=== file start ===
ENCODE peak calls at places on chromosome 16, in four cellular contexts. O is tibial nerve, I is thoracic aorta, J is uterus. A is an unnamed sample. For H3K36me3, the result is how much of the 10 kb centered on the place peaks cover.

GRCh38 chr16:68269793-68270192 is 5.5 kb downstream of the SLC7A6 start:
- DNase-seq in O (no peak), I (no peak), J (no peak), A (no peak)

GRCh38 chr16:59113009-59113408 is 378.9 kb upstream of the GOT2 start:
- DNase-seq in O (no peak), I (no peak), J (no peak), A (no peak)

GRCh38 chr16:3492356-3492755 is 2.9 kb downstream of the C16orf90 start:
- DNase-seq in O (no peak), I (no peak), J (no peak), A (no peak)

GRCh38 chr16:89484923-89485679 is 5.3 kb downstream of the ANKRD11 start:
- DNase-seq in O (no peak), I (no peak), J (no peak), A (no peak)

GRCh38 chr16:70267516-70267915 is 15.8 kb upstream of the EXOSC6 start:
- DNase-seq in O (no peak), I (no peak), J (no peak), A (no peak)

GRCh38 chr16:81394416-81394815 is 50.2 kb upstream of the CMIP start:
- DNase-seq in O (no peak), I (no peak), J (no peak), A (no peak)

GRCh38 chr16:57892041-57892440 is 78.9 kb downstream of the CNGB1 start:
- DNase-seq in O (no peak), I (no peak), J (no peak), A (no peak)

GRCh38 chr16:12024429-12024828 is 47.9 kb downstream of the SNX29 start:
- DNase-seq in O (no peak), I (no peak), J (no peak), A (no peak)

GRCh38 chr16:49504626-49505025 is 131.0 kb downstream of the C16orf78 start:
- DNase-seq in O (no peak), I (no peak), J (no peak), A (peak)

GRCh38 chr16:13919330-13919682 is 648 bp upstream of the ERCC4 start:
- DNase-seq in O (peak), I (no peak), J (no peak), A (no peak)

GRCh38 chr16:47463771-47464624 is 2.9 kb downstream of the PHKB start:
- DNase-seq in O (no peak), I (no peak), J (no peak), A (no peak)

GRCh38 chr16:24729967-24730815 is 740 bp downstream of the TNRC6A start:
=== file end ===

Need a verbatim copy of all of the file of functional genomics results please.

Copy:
ENCODE peak calls at places on chromosome 16, in four cellular contexts. O is tibial nerve, I is thoracic aorta, J is uterus. A is an unnamed sample. For H3K36me3, the result is how much of the 10 kb centered on the place peaks cover.

GRCh38 chr16:68269793-68270192 is 5.5 kb downstream of the SLC7A6 start:
- DNase-seq in O (no peak), I (no peak), J (no peak), A (no peak)

GRCh38 chr16:59113009-59113408 is 378.9 kb upstream of the GOT2 start:
- DNase-seq in O (no peak), I (no peak), J (no peak), A (no peak)

GRCh38 chr16:3492356-3492755 is 2.9 kb downstream of the C16orf90 start:
- DNase-seq in O (no peak), I (no peak), J (no peak), A (no peak)

GRCh38 chr16:89484923-89485679 is 5.3 kb downstream of the ANKRD11 start:
- DNase-seq in O (no peak), I (no peak), J (no peak), A (no peak)

GRCh38 chr16:70267516-70267915 is 15.8 kb upstream of the EXOSC6 start:
- DNase-seq in O (no peak), I (no peak), J (no peak), A (no peak)

GRCh38 chr16:81394416-81394815 is 50.2 kb upstream of the CMIP start:
- DNase-seq in O (no peak), I (no peak), J (no peak), A (no peak)

GRCh38 chr16:57892041-57892440 is 78.9 kb downstream of the CNGB1 start:
- DNase-seq in O (no peak), I (no peak), J (no peak), A (no peak)

GRCh38 chr16:12024429-12024828 is 47.9 kb downstream of the SNX29 start:
- DNase-seq in O (no peak), I (no peak), J (no peak), A (no peak)

GRCh38 chr16:49504626-49505025 is 131.0 kb downstream of the C16orf78 start:
- DNase-seq in O (no peak), I (no peak), J (no peak), A (peak)

GRCh38 chr16:13919330-13919682 is 648 bp upstream of the ERCC4 start:
- DNase-seq in O (peak), I (no peak), J (no peak), A (no peak)

GRCh38 chr16:47463771-47464624 is 2.9 kb downstream of the PHKB start:
- DNase-seq in O (no peak), I (no peak), J (no peak), A (no peak)

GRCh38 chr16:24729967-24730815 is 740 bp downstream of the TNRC6A start: